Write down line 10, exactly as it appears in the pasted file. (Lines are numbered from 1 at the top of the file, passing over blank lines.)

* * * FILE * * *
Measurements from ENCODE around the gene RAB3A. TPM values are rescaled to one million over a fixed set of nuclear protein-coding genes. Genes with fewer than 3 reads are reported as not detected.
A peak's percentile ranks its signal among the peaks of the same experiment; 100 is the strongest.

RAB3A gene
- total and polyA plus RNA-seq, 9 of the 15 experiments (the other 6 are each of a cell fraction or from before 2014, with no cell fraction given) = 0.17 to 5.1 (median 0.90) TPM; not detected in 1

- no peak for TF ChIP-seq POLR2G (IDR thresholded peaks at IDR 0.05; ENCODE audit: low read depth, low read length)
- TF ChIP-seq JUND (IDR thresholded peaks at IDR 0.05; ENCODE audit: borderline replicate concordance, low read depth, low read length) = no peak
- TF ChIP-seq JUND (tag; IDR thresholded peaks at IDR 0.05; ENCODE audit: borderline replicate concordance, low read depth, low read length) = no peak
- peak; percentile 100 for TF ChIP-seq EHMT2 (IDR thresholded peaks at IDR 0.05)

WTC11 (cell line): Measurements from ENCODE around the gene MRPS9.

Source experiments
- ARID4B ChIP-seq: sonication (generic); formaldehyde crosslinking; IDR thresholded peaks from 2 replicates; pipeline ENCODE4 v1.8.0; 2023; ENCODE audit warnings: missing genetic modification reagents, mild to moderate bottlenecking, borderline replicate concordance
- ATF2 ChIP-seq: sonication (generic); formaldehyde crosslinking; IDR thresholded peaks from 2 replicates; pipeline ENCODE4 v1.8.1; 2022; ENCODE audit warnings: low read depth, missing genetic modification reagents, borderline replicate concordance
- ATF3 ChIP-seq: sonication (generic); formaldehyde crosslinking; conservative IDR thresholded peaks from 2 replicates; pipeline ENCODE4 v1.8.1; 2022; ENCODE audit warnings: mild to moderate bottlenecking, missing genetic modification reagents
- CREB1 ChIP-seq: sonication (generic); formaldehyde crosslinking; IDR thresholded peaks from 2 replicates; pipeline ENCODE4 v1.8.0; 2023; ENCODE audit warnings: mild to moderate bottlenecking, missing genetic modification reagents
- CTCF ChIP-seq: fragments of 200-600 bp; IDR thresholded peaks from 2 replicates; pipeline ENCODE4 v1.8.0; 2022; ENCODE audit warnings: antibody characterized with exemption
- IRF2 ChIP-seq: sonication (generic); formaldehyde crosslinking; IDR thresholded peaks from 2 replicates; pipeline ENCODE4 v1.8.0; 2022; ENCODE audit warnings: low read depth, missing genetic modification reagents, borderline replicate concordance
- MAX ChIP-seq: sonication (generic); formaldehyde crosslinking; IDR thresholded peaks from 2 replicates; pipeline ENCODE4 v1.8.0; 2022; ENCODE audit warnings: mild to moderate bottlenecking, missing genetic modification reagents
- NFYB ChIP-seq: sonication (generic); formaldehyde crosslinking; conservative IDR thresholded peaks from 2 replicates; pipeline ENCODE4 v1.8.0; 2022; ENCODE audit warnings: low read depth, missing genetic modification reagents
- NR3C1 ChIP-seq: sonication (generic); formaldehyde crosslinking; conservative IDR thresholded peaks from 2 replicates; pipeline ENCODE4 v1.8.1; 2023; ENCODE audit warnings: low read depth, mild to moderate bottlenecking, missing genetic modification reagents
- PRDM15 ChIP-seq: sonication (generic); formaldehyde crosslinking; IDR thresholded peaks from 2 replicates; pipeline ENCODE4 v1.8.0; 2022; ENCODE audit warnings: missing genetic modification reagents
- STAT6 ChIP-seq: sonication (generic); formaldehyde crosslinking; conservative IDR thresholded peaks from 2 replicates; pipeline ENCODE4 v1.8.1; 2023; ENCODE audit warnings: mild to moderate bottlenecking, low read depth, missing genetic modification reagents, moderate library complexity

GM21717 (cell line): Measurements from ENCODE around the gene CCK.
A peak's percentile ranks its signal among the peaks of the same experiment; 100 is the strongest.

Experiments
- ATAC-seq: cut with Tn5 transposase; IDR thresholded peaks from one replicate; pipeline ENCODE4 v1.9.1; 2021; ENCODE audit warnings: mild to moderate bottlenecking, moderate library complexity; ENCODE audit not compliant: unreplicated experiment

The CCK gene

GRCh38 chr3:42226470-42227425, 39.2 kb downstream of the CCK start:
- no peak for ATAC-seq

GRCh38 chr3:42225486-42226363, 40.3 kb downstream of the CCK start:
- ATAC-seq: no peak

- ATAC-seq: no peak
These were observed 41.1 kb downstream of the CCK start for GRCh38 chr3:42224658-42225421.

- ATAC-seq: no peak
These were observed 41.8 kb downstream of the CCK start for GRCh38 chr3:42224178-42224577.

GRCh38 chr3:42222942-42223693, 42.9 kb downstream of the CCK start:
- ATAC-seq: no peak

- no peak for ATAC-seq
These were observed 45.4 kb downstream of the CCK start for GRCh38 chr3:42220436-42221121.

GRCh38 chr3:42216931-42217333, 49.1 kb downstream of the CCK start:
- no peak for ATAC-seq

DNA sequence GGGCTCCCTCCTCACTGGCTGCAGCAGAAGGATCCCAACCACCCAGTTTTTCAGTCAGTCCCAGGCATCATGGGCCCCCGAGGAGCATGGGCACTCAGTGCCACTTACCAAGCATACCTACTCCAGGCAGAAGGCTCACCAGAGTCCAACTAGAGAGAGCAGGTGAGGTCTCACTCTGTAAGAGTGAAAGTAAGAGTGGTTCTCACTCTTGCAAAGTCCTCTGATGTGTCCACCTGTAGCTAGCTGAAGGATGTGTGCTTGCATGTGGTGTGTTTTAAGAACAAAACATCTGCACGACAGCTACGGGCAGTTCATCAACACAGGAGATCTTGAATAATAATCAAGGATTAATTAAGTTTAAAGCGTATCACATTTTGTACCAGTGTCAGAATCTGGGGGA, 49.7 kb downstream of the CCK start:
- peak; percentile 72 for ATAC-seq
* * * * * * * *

Source experiments